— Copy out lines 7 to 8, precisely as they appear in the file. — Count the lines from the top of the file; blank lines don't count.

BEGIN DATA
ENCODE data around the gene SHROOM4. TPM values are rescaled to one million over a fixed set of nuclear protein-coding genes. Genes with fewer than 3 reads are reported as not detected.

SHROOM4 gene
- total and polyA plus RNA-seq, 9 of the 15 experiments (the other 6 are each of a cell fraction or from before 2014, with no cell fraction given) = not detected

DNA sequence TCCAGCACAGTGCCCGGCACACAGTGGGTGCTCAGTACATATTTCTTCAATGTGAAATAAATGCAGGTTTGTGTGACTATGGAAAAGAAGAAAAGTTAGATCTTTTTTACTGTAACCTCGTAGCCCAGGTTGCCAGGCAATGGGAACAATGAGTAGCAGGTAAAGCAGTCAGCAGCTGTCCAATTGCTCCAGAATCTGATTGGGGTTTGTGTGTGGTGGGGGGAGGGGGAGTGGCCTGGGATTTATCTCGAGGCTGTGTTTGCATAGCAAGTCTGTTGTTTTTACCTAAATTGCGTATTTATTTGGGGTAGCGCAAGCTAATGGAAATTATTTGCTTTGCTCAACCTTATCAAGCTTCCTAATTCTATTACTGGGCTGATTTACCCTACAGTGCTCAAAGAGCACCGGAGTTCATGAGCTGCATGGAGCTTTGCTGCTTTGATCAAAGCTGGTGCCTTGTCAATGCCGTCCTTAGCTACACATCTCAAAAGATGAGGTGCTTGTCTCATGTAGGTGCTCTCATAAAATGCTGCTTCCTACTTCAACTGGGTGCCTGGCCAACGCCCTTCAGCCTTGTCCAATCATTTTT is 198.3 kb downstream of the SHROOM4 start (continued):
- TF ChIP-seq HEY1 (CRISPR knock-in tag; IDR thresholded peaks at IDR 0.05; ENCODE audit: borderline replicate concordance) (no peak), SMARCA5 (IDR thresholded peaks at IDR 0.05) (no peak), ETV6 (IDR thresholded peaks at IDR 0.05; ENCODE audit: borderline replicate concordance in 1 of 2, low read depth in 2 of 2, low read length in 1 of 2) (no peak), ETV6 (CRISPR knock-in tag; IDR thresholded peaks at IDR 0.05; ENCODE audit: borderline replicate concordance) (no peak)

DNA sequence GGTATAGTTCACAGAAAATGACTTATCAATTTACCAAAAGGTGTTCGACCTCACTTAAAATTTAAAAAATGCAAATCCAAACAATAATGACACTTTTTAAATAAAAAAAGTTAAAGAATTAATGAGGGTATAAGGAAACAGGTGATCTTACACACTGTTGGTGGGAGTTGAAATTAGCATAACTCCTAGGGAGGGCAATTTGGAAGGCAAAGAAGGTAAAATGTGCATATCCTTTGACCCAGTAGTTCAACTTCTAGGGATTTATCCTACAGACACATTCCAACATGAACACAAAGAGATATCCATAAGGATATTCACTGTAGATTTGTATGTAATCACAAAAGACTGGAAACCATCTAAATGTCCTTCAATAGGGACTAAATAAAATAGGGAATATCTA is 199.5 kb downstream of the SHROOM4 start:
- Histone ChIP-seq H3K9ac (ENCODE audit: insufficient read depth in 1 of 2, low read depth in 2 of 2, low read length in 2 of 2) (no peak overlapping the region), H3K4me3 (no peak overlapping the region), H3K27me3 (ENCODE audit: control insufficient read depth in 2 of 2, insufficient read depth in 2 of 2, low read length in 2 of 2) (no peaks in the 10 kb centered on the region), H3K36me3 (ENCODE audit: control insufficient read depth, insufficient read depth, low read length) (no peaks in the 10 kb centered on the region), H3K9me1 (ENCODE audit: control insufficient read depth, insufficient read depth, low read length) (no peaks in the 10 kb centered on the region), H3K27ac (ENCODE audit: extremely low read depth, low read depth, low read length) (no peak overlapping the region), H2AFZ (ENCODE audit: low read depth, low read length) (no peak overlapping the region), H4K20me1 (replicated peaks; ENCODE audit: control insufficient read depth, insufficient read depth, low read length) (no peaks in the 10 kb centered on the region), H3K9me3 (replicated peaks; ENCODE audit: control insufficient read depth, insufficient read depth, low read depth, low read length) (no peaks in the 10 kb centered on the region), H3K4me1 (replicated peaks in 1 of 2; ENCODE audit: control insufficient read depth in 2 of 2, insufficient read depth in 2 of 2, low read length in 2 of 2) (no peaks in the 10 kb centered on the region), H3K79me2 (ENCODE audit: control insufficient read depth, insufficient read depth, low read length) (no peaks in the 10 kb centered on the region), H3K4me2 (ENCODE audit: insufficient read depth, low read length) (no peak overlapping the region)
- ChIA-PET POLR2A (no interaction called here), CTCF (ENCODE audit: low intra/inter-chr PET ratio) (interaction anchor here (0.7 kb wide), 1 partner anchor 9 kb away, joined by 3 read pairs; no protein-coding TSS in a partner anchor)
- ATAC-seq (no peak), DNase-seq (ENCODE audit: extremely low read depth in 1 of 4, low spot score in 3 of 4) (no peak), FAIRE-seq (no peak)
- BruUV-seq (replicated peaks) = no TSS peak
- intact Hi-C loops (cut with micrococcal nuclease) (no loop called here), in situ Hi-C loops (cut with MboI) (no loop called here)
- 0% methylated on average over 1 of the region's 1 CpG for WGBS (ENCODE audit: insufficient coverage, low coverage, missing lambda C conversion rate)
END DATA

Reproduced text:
- Histone ChIP-seq H3K9ac (ENCODE audit: insufficient read depth in 1 of 2, low read depth in 2 of 2, low read length in 2 of 2) (no peak overlapping the region), H3K4me3 (no peak overlapping the region), H3K27me3 (ENCODE audit: control insufficient read depth in 2 of 2, insufficient read depth in 2 of 2, low read length in 2 of 2) (no peaks in the 10 kb centered on the region), H3K36me3 (ENCODE audit: control insufficient read depth, insufficient read depth, low read length) (no peaks in the 10 kb centered on the region), H3K9me1 (ENCODE audit: control insufficient read depth, insufficient read depth, low read length) (no peaks in the 10 kb centered on the region), H3K27ac (ENCODE audit: extremely low read depth, low read depth, low read length) (no peak overlapping the region), H2AFZ (ENCODE audit: low read depth, low read length) (no peak overlapping the region), H4K20me1 (replicated peaks; ENCODE audit: control insufficient read depth, insufficient read depth, low read length) (no peaks in the 10 kb centered on the region), H3K9me3 (replicated peaks; ENCODE audit: control insufficient read depth, insufficient read depth, low read depth, low read length) (no peaks in the 10 kb centered on the region), H3K4me1 (replicated peaks in 1 of 2; ENCODE audit: control insufficient read depth in 2 of 2, insufficient read depth in 2 of 2, low read length in 2 of 2) (no peaks in the 10 kb centered on the region), H3K79me2 (ENCODE audit: control insufficient read depth, insufficient read depth, low read length) (no peaks in the 10 kb centered on the region), H3K4me2 (ENCODE audit: insufficient read depth, low read length) (no peak overlapping the region)
- ChIA-PET POLR2A (no interaction called here), CTCF (ENCODE audit: low intra/inter-chr PET ratio) (interaction anchor here (0.7 kb wide), 1 partner anchor 9 kb away, joined by 3 read pairs; no protein-coding TSS in a partner anchor)